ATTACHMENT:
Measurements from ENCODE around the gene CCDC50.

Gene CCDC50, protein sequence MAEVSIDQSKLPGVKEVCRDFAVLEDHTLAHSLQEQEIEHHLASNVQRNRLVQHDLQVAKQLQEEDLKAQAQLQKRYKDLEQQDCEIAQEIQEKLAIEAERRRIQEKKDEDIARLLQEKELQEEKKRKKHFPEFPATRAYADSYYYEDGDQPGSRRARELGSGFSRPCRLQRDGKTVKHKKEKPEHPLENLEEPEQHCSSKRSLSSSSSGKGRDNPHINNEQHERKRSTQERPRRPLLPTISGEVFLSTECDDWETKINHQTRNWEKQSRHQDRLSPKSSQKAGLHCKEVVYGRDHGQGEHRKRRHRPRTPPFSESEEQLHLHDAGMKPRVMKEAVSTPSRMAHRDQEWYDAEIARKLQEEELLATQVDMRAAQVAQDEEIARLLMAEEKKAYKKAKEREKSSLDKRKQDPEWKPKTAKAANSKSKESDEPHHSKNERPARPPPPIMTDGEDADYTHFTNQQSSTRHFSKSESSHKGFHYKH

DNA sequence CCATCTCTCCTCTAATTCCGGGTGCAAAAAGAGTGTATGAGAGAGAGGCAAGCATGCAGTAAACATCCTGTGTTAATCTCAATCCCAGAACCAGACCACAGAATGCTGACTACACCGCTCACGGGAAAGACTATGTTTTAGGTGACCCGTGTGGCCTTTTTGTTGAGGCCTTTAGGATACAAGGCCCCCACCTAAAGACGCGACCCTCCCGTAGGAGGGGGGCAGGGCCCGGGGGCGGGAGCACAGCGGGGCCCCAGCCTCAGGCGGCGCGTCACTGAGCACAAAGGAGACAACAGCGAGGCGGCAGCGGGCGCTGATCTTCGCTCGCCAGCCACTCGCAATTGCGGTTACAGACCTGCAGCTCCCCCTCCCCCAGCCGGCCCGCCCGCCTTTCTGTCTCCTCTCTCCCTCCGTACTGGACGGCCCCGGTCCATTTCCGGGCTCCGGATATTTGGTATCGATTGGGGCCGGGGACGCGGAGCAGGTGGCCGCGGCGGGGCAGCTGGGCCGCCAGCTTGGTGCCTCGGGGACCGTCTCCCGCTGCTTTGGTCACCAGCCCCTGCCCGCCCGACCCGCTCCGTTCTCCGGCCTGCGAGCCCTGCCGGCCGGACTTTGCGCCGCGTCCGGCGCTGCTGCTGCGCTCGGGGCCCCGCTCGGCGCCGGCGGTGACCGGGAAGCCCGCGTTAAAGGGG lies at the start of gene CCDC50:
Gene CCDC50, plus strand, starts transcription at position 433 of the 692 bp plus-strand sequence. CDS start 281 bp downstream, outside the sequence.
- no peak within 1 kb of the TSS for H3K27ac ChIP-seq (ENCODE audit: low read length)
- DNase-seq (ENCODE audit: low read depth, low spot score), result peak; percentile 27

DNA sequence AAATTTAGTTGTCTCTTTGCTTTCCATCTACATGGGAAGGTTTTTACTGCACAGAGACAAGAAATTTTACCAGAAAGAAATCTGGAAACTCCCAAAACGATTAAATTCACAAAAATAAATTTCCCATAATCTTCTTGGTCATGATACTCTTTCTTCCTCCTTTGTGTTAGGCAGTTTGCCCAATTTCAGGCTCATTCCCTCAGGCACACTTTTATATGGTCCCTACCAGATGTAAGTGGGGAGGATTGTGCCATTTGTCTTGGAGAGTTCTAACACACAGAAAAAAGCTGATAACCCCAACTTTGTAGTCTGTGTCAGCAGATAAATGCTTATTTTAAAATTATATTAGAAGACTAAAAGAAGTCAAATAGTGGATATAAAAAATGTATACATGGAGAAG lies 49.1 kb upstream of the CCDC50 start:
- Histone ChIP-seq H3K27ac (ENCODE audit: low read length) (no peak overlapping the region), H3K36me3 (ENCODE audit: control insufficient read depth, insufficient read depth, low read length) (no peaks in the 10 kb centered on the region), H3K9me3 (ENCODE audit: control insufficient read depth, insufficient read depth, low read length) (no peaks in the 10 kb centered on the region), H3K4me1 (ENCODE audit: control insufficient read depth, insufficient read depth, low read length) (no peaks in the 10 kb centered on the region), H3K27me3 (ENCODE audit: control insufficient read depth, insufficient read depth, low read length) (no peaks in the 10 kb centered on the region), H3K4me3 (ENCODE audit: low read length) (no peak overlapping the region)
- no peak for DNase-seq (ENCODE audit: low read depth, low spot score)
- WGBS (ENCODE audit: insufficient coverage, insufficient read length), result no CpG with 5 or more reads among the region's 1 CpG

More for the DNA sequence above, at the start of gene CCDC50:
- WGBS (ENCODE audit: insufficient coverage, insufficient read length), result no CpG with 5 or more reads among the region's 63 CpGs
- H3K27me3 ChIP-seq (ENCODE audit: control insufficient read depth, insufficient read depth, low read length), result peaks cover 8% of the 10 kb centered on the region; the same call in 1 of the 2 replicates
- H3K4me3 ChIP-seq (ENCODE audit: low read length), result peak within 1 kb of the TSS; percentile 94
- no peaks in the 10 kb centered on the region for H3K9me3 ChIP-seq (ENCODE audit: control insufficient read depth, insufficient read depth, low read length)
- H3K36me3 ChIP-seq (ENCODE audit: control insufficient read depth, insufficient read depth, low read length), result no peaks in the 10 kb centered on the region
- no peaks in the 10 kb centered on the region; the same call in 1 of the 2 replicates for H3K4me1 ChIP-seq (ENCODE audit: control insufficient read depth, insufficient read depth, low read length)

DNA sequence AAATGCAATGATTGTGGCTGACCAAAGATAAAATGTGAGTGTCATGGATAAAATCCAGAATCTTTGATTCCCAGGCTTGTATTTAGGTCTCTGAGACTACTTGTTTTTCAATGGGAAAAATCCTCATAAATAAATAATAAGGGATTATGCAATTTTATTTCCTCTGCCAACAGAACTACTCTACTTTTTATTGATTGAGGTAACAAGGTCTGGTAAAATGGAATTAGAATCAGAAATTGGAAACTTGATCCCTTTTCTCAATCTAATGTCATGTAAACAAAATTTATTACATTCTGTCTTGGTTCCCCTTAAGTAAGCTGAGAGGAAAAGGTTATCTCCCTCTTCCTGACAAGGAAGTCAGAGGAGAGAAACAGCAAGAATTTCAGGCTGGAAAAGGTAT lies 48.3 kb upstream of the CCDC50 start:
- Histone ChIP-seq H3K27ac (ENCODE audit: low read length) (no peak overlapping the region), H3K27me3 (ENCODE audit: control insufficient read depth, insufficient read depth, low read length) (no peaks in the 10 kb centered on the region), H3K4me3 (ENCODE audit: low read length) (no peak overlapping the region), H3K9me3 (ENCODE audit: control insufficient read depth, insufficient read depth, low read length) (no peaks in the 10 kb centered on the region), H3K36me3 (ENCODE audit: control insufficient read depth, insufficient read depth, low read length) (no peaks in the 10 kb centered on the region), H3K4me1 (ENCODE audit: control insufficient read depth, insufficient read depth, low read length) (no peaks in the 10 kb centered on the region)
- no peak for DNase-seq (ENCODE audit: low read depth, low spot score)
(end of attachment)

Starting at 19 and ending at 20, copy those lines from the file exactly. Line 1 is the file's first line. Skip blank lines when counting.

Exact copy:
- Histone ChIP-seq H3K27ac (ENCODE audit: low read length) (no peak overlapping the region), H3K27me3 (ENCODE audit: control insufficient read depth, insufficient read depth, low read length) (no peaks in the 10 kb centered on the region), H3K4me3 (ENCODE audit: low read length) (no peak overlapping the region), H3K9me3 (ENCODE audit: control insufficient read depth, insufficient read depth, low read length) (no peaks in the 10 kb centered on the region), H3K36me3 (ENCODE audit: control insufficient read depth, insufficient read depth, low read length) (no peaks in the 10 kb centered on the region), H3K4me1 (ENCODE audit: control insufficient read depth, insufficient read depth, low read length) (no peaks in the 10 kb centered on the region)
- no peak for DNase-seq (ENCODE audit: low read depth, low spot score)